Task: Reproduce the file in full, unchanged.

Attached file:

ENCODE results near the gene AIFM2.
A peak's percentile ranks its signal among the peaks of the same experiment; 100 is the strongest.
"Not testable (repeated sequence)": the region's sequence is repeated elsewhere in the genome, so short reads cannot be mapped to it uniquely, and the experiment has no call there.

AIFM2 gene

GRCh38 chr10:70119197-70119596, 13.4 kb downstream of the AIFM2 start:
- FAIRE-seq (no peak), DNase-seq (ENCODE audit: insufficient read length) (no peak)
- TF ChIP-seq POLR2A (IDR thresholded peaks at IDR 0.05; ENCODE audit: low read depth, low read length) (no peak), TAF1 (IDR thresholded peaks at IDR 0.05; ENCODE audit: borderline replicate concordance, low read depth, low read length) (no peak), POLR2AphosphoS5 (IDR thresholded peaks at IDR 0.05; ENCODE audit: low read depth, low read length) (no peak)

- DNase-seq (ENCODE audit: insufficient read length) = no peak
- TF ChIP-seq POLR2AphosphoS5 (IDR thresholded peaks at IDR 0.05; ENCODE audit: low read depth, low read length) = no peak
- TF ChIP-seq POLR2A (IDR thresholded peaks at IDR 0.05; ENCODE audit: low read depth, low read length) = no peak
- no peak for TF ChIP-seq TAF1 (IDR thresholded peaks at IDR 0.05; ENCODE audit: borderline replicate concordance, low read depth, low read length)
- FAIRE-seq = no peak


ENCODE results near the gene AIFM2.
A peak's percentile ranks its signal among the peaks of the same experiment; 100 is the strongest.
"Not testable (repeated sequence)": the region's sequence is repeated elsewhere in the genome, so short reads cannot be mapped to it uniquely, and the experiment has no call there.

AIFM2 gene

GRCh38 chr10:70119197-70119596, 13.4 kb downstream of the AIFM2 start:
- FAIRE-seq (no peak), DNase-seq (ENCODE audit: insufficient read length) (no peak)
- TF ChIP-seq POLR2A (IDR thresholded peaks at IDR 0.05; ENCODE audit: low read depth, low read length) (no peak), TAF1 (IDR thresholded peaks at IDR 0.05; ENCODE audit: borderline replicate concordance, low read depth, low read length) (no peak), POLR2AphosphoS5 (IDR thresholded peaks at IDR 0.05; ENCODE audit: low read depth, low read length) (no peak)

- DNase-seq (ENCODE audit: insufficient read length) = no peak
- TF ChIP-seq POLR2AphosphoS5 (IDR thresholded peaks at IDR 0.05; ENCODE audit: low read depth, low read length) = no peak
- TF ChIP-seq POLR2A (IDR thresholded peaks at IDR 0.05; ENCODE audit: low read depth, low read length) = no peak
- no peak for TF ChIP-seq TAF1 (IDR thresholded peaks at IDR 0.05; ENCODE audit: borderline replicate concordance, low read depth, low read length)
- FAIRE-seq = no peak